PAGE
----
A new train line opened on Thursday connecting Modiin to Jerusalem with a journey time of just 22 minutes.
The line will run from Modiin-Maccabim-Reut every weekday including Fridays and on Saturday evenings, starting with one service an hour, with plans to increase to two services per hour in each direction.
The project connects Modiin to the high-speed line to Jerusalem and has involved the construction of 5.2 kilometers (3.2 miles) of electrified track, three bridges and a 650-meter-long tunnel. Modiin station has been expanded and accessibility arrangments improved to encourage commuters to make use of the new connection.
In addition, starting April 1, the electric line between Jerusalem and Herzliya will begin to operate on Fridays, with one train an hour in each direction. Services will be expanded and extended on the line between Modiin and Tel Aviv, including running trains on Saturday evenings.
Minister of Transportation Merav Michaeli said that her office was committed to speeding up projects for further electrification of tracks and enhancements to public transport services.
The expansion of services is designed to encourage greater use of public transport in place of private vehicles, according to the announcement.
Jerusalem Mayor Moshe Leon described Thursday’s inauguration as part of a “real social and environmental revolution” that is working to connect intercity trains with city-wide light rail services and higher frequency bus routes.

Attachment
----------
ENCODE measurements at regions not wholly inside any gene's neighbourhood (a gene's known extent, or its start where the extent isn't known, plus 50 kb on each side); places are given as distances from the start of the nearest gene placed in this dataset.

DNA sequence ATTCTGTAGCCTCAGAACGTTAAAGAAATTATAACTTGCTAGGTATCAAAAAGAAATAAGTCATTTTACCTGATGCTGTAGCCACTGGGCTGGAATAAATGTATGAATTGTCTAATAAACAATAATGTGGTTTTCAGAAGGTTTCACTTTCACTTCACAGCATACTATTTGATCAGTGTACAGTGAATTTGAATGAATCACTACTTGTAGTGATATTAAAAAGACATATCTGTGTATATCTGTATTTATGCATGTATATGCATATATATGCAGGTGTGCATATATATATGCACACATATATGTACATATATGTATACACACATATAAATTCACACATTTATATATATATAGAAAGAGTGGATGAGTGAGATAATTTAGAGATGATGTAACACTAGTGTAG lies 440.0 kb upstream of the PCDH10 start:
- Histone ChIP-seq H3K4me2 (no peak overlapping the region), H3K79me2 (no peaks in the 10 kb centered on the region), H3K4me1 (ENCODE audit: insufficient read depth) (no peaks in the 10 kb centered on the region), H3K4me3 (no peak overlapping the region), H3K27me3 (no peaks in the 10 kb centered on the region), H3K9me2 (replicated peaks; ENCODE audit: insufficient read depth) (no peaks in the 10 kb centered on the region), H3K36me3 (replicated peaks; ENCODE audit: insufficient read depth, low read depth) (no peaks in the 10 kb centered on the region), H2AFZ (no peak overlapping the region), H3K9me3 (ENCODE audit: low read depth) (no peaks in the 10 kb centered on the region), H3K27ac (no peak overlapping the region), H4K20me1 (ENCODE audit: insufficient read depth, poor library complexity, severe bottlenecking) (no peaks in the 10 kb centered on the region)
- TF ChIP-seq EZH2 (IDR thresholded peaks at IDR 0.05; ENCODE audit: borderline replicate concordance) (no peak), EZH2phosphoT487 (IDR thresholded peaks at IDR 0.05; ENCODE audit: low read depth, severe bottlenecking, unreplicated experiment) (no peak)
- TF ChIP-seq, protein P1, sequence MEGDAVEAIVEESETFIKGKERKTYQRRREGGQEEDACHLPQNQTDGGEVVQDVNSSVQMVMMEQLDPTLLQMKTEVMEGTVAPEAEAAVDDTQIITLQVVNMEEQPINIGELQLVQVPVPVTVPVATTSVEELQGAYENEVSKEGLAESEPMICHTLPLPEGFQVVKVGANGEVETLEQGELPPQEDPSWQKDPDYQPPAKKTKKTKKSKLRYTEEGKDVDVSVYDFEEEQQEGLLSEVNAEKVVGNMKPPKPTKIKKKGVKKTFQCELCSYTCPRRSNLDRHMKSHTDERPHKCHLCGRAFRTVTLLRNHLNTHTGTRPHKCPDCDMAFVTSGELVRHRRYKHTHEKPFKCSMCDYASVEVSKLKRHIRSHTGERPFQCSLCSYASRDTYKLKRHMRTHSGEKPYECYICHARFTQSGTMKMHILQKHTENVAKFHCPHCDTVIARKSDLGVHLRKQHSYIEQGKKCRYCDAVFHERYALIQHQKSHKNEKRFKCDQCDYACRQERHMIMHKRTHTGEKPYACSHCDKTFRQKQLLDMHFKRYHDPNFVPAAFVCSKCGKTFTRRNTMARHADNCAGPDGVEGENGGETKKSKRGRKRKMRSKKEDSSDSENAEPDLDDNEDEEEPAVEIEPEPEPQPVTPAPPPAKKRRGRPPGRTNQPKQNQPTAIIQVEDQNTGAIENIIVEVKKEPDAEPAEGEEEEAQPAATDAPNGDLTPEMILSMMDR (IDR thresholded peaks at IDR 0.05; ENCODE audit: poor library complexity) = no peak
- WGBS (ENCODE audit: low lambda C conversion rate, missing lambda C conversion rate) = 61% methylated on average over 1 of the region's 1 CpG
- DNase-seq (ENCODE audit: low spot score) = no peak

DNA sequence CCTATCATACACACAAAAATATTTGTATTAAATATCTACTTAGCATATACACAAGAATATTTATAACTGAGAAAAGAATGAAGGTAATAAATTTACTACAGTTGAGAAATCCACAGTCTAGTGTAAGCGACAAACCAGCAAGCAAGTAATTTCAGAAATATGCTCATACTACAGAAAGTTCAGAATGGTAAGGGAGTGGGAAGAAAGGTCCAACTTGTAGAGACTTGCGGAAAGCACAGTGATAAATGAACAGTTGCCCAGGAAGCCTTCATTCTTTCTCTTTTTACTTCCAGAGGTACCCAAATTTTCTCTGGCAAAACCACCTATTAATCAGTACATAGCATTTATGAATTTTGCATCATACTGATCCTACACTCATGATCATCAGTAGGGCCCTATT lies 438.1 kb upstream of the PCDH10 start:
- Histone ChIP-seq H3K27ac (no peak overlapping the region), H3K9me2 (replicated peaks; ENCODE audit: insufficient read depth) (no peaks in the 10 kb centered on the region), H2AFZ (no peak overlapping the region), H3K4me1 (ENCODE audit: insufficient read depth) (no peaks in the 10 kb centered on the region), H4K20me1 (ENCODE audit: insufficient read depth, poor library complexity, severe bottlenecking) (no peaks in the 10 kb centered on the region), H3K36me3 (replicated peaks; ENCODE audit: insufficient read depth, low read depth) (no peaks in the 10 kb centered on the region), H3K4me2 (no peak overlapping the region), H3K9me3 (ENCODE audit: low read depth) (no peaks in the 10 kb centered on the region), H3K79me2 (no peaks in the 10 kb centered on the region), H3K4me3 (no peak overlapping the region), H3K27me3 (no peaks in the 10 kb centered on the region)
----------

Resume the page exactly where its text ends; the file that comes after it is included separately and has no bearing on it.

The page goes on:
Meanwhile, delays plaguing the construction of Tel Aviv’s highly anticipated light rail will push its opening into the middle of next year at the earliest, according to NTA Metropolitan Mass Transit System, the government company developing Tel Aviv’s mass transportation network.
The delay comes after officials last year pushed the opening time from August 2022 to November 2022.
The logjam is being caused by both delays in completing some stations and problems with the signaling system. The system controls the movement and timing of trains throughout the network, consisting of 34 kilometers (21 miles) of track and 34 stations.
The Red Line, which will run from Petah Tikva to southern Bat Yam via Tel Aviv, is the first of three planned light rail lines, which will include underground sections, along with the proposed addition of three subway lines.
The system is expected to significantly ease traffic congestion in Israel’s financial and cultural heart, which has few public transportation options beyond buses, shared taxi vans, and an intercity commuter rail.
When completed, the light rail and subway network will cover the entire Tel Aviv metro area with 240 kilometers (149 miles) of track and hundreds of stations, linking Ra’anana and Kfar Saba north of the city, to Rishon Lezion and Rehovot to its south, as well as Lod, Ramle, Ben Gurion Airport and everywhere in between.
The six planned lines are slated to be completed sometime in the next decade at a cost of NIS 18 billion and counting. It is Israel’s largest-ever infrastructure project.